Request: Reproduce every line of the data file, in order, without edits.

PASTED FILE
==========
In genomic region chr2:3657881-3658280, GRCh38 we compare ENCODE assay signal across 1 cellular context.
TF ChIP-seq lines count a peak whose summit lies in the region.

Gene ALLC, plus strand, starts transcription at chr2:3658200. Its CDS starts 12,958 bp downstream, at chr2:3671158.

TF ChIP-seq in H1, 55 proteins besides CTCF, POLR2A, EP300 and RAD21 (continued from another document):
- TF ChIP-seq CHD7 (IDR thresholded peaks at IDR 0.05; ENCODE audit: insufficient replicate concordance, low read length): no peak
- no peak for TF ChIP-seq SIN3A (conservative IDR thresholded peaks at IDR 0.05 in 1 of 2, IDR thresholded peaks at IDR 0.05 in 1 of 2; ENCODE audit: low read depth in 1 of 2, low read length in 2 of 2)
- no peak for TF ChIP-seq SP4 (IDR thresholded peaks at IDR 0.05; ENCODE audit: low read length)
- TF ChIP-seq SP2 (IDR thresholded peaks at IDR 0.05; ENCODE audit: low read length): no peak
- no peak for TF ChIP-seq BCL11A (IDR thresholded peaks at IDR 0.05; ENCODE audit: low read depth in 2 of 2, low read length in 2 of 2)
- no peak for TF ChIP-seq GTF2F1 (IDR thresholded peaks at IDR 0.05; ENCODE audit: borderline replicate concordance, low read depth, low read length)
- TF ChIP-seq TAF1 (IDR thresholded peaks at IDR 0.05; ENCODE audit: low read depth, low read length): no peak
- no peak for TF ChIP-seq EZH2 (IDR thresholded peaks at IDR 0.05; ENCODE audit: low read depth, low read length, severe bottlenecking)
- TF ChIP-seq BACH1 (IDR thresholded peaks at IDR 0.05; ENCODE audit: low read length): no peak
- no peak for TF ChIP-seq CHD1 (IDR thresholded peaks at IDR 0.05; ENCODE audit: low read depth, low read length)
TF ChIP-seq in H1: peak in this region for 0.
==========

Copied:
In genomic region chr2:3657881-3658280, GRCh38 we compare ENCODE assay signal across 1 cellular context.
TF ChIP-seq lines count a peak whose summit lies in the region.

Gene ALLC, plus strand, starts transcription at chr2:3658200. Its CDS starts 12,958 bp downstream, at chr2:3671158.

TF ChIP-seq in H1, 55 proteins besides CTCF, POLR2A, EP300 and RAD21 (continued from another document):
- TF ChIP-seq CHD7 (IDR thresholded peaks at IDR 0.05; ENCODE audit: insufficient replicate concordance, low read length): no peak
- no peak for TF ChIP-seq SIN3A (conservative IDR thresholded peaks at IDR 0.05 in 1 of 2, IDR thresholded peaks at IDR 0.05 in 1 of 2; ENCODE audit: low read depth in 1 of 2, low read length in 2 of 2)
- no peak for TF ChIP-seq SP4 (IDR thresholded peaks at IDR 0.05; ENCODE audit: low read length)
- TF ChIP-seq SP2 (IDR thresholded peaks at IDR 0.05; ENCODE audit: low read length): no peak
- no peak for TF ChIP-seq BCL11A (IDR thresholded peaks at IDR 0.05; ENCODE audit: low read depth in 2 of 2, low read length in 2 of 2)
- no peak for TF ChIP-seq GTF2F1 (IDR thresholded peaks at IDR 0.05; ENCODE audit: borderline replicate concordance, low read depth, low read length)
- TF ChIP-seq TAF1 (IDR thresholded peaks at IDR 0.05; ENCODE audit: low read depth, low read length): no peak
- no peak for TF ChIP-seq EZH2 (IDR thresholded peaks at IDR 0.05; ENCODE audit: low read depth, low read length, severe bottlenecking)
- TF ChIP-seq BACH1 (IDR thresholded peaks at IDR 0.05; ENCODE audit: low read length): no peak
- no peak for TF ChIP-seq CHD1 (IDR thresholded peaks at IDR 0.05; ENCODE audit: low read depth, low read length)
TF ChIP-seq in H1: peak in this region for 0.